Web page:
Berrywood: A WSA Success Story

The Berrywood community in Severna Park, Maryland was alarmed with the deteriorating water quality in Cattail Creek. It has been ranked year after year as having the worst water quality of any creek in the Magothy River Watershed according to Bob Royer, a Berrywood resident and volunteer water quality monitor for the Magothy River Association.

“It’s really expanded and enhanced the area so that families and kids will be able to come down and have a very enjoyable place to enjoy their creek…”

The Berrywood Community Association (BCA) saw future development upstream as a further threat to water quality and destruction of habitat for fish and wildlife such as Yellow Perch and the Great Blue Heron which make Berrywood their home.

Molly LaChapelle, a long-time Berrywood resident, became a Master Watershed Steward through WSA and wanted to take on the restoration of Cattail Creek as her project. She recognized that this would be a very large and complex project which would require significant effort to fully engage the community to ensure success. LaChapelle was fully aware of previous attempts at restoration projects in the community that did not gain the necessary support to launch the program and was confident that with her recent WSA training she would overcome those challenges. “It’s a very versatile, broad training,” she explained. “A large aspect aspect [of the Master Watershed Stewards program] is leadership training and energizing your community to support any effort. I saw that class as a way to educate myself, make connections, and use it as a base to get a project started.”

The construction team led the BCA through bi-weekly progress reviews of the site, called Community Construction Progress Meetings. Donna An, pictured left, from Actaeon, LLC, was the construction manager on behalf of AAWSA that led the meeting that day. Credit: Robert Royer.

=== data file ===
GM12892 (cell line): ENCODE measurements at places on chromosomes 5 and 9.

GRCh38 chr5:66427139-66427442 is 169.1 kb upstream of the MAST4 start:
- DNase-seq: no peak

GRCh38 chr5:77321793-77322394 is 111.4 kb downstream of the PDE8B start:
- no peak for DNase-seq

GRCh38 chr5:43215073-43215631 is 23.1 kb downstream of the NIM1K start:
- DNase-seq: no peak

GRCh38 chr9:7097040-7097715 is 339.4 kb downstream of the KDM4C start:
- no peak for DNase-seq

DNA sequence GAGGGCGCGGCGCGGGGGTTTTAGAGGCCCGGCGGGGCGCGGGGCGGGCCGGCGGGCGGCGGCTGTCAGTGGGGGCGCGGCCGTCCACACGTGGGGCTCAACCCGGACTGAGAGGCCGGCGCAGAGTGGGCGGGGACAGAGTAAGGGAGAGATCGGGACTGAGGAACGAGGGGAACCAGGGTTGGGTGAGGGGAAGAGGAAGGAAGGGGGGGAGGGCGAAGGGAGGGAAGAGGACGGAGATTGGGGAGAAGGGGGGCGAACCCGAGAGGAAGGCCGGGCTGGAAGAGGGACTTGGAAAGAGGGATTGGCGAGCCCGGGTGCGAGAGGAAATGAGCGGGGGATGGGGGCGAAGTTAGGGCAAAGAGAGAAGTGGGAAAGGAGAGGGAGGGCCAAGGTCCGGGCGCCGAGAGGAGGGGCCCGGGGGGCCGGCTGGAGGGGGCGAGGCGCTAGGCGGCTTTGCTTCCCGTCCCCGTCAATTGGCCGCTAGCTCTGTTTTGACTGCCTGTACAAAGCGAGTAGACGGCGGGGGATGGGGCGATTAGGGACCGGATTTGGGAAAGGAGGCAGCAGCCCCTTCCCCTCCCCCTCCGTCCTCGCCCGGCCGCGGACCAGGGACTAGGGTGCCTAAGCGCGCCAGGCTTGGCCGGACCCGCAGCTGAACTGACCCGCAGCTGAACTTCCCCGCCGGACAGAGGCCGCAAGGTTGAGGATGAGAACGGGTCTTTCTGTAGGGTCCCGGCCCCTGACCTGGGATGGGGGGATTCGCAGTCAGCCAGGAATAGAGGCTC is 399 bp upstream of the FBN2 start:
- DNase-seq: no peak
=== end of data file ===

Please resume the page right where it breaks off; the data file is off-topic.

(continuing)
The construction team led the BCA through bi-weekly progress reviews of the site, called Community Construction Progress Meetings. Donna An, pictured left, from Actaeon, LLC, was the construction manager on behalf of AAWSA that led the meeting that day. Credit: Robert Royer.

Empowered by her new role as a Steward, in 2015 she started looking for grant opportunities that could fund her restoration project. At an WSA event, she met a representative from Maryland Department of Natural Resources who said that their project would be a good fit for their funds. Chesapeake Bay Trust with Anne Arundel County Department of Public Works and Maryland DNR provided the funds in 2016, and Underwood & Associates was awarded the design and construction of the stream restoration.

Construction of the site began in October of 2018 with a three-part approach.

Wood from trees on site is left in the stream. The carbon plays an important role in the restoration process. Credit: Robert Royer.

Wood from trees on site is left in the stream. The carbon plays an important role in the restoration process. Credit: Robert Royer.

First was the installation of a regenerative stormwater conveyance system which includes raising the creek bed to increase floodplain connectivity and uses weirs to slow down and widen the stream flow and reduce erosion.